As allegations of sexual harassment have reached the halls of Capitol Hill, Congress is turning its attention to its own sexual harassment policies, which let lawmakers to use government funds settle harassment complaints in secret. Though the accusations against Rep. John Conyers have made the biggest headlines, Congress’s Office of Compliance has paid out $17 million over the past 20 years in 264 settlements for various infractions, including sexual harassment. House Republicans have introduced a bill to publicize the names of lawmakers who reach any such settlements and to prohibit settlements from using taxpayer money.
The change is pitched as a reform to bring transparency and accountability to a secretive process that lets perpetrators get away with bad behavior. But as a civil rights lawyer whose firm has represented numerous victims of discrimination and harassment, including victims employed by members of Congress, I can assure you that this proposal is dangerous. Whether intentional or not, the bill punishes victims of harassment who would come forward in the future and who have come forward in the past and would make it less likely that victims would come forward to make claims in the future.
The legislation makes two major changes. First, the proposal would retroactively eliminate the confidential nature of settlements that have been made in years past, an effort to expose lawmakers who have acted inappropriately. But this change would hurt the victims as much or more than the lawmakers. The victims often desire that confidentiality because it protects them from the media frenzy that follows when members of Congress are the subject of discrimination and harassment lawsuits. Confidentiality also helps those victims get their next jobs after (hopefully) extricating themselves from the discriminatory harassing environment. The Constitution frowns on retroactive laws such as this because they overrule the expectations and settled legal rights of both parties. My clients expected that these settlements would stay private; in some cases, they wouldn’t have agreed to the settlement if they knew it would eventually become public. It is a breach of trust for Congress to change the rules around the settlement now and force these victims into the public sphere.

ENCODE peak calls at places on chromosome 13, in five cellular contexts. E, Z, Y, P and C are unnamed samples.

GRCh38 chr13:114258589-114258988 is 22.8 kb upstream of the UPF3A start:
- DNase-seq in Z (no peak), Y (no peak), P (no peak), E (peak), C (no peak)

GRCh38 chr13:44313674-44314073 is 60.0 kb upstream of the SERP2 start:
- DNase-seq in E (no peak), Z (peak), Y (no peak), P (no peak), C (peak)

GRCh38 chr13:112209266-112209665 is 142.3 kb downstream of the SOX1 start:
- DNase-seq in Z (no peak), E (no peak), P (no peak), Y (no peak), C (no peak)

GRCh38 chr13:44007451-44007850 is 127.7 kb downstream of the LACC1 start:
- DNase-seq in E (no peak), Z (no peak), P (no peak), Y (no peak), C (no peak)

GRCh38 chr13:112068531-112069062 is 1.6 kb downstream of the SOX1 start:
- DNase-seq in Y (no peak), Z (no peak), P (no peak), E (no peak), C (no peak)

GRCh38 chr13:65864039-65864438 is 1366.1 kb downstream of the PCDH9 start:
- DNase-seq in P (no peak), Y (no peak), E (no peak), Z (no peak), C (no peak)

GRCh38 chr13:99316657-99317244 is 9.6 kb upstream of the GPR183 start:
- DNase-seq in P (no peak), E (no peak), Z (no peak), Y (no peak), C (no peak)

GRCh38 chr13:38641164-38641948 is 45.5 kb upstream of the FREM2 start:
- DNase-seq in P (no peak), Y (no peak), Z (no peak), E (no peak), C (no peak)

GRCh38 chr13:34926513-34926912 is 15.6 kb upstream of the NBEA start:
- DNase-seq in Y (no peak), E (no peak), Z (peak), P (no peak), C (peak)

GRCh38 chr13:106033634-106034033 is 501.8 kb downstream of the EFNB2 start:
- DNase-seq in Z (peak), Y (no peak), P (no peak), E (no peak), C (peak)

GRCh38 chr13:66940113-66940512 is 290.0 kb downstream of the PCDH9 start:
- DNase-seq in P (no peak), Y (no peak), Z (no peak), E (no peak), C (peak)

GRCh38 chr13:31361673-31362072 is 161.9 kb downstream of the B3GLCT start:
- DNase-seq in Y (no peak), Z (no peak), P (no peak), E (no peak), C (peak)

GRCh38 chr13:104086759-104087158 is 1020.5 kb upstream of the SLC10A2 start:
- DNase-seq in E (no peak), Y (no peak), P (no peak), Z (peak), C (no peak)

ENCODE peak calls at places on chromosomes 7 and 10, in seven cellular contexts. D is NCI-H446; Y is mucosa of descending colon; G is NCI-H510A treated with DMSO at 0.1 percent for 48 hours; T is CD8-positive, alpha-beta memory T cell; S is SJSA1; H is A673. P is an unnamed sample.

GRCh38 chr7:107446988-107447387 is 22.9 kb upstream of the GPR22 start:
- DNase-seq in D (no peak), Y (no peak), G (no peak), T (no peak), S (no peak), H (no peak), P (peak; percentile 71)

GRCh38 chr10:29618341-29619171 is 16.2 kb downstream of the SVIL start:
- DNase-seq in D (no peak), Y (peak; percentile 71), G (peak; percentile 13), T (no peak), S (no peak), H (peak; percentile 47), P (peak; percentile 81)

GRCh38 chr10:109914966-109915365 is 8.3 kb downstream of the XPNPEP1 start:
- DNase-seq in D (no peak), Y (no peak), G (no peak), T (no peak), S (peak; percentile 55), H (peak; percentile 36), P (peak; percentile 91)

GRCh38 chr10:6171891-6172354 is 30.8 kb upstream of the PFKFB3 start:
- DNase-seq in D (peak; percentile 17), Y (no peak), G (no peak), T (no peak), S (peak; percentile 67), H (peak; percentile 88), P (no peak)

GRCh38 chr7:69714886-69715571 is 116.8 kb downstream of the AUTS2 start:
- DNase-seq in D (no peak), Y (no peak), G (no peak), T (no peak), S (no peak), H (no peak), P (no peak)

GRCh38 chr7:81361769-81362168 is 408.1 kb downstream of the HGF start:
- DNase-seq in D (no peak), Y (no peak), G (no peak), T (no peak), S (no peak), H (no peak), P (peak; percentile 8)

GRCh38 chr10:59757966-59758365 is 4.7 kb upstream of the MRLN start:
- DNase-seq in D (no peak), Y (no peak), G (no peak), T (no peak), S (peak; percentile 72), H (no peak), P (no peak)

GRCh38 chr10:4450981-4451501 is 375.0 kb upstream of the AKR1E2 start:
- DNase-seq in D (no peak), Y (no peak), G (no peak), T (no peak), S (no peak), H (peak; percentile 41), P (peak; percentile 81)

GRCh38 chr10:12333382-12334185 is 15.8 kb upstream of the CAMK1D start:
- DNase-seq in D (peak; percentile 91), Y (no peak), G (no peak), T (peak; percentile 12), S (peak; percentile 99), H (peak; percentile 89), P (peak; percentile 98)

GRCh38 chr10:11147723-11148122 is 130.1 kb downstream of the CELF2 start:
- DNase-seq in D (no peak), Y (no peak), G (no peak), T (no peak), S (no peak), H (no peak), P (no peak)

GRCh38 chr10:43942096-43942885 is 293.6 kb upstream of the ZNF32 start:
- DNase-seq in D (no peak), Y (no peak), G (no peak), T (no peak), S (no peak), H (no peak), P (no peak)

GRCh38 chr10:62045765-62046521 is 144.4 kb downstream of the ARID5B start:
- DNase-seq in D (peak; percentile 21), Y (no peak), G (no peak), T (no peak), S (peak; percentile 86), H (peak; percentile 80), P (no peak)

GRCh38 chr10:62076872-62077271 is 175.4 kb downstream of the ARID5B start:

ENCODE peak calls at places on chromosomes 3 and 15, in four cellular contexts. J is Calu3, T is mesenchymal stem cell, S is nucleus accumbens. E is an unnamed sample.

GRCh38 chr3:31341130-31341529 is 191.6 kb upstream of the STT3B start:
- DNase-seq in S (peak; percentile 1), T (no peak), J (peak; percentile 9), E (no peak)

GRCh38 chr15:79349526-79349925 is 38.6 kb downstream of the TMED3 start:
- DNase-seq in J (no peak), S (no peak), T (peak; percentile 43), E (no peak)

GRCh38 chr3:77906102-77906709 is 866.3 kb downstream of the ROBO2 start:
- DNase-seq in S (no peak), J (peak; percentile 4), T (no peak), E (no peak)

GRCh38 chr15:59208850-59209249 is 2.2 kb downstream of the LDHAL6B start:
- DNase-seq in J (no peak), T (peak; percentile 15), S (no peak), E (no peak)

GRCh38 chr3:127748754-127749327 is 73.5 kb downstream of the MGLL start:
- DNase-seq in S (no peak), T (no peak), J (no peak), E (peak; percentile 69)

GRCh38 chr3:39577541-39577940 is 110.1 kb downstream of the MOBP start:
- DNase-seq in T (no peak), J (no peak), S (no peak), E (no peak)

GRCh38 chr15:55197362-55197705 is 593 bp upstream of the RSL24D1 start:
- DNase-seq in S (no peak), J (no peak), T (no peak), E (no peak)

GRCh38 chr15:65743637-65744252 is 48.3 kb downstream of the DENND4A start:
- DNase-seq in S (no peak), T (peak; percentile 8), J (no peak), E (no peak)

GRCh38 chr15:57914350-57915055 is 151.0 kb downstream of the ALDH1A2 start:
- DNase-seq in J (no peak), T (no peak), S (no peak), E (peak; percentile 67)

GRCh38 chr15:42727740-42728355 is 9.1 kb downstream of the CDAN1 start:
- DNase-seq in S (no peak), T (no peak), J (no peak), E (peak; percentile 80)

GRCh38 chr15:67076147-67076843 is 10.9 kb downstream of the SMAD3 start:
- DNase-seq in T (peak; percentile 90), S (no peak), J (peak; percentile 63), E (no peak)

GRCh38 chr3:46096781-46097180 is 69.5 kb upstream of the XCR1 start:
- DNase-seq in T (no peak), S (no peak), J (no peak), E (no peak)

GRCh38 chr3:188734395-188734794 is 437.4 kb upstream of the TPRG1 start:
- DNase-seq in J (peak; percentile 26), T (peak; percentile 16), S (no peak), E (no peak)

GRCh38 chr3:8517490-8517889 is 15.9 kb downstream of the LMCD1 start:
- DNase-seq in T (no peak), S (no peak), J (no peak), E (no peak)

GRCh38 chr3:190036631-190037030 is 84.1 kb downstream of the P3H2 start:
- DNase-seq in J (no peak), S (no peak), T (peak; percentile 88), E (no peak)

Second, and more important, the proposal prohibits taxpayer money from being used to pay settlements or verdicts against members of Congress who discriminate or harass their employees. While that may satisfy a knee-jerk need to hold lawmakers personally responsible for discrimination and harassment, it likely deprives victims of the chance of ever recovering the damages to which they are due.
Members of Congress rarely have the hundreds of thousands of dollars that are typically paid out in meritorious discrimination and harassment claims. If enacted, the law would effectively require victims to chase lawmakers to their home district to attempt to have local federal or state courts recognize the lawmakers’ liability and then go through byzantine debt collection proceedings, such as attempting to freeze assets and bank accounts and garnish the lawmakers’ wages in order to collect. In many cases the proposed law would leave the victim with an empty and unenforceable judgment or settlement because the Congressperson simply does not—and never will—have the financial means to pay.
Even on a theoretical level, this proposal doesn’t make sense. In law, the concept of respondeat superior holds that the employer is responsible for the actions of its employee when the employee causes harm to others. The concept has been a part of our legal system since its inception, and it can be traced in early Roman and Germanic Law and the English Common Law. We do not sue the fast food cook for the nail in our hamburger, nor do we sue the delivery driver for running us over in the cross walk. And we certainly do not sue the pilot of the plane that crashes for our lost loved ones. This makes sense on two levels: First the delivery driver, or the airline pilot, or the fast food cook would not be in the position to hurt us unless the employer hired them, trained them (or failed to train them) and gave them the tools or authority that they used to hurt us. Second, the employee is rarely in a position to make the victims whole by paying them damages and otherwise compensating them for the harm done.
In the context of Congress, the American people are responsible for placing lawmaker in the position to discriminate against and harass their victims. A lawmaker would not be harassing his or her staff if we had not elected that person in the first place. Every lawmaker is our employee. Under respondeat superior, we—the public—are responsible for paying any penalties for a lawmaker’s inappropriate behavior. If we do not want to have to pay the damages, then—just as we expect employers to hire and train their employees responsibly—we should do a better job choosing and training the lawmakers we elect.
If Congress wants to force lawmakers to personally pay any harassment settlements, lawmakers could be required to repay the treasury for any damages and settlements that are funded by taxpayer dollars. In fact, such a policy could be an additional deterrent to discrimination and harassment while making the public (not the victim) the debt collector against the offending lawmaker. Most importantly, this reform would still ensure that the victims receive the justice they deserve.
Les Alderman is a founding member of the Washington D.C. law firm of Alderman, Devorsetz & Hora PLLC.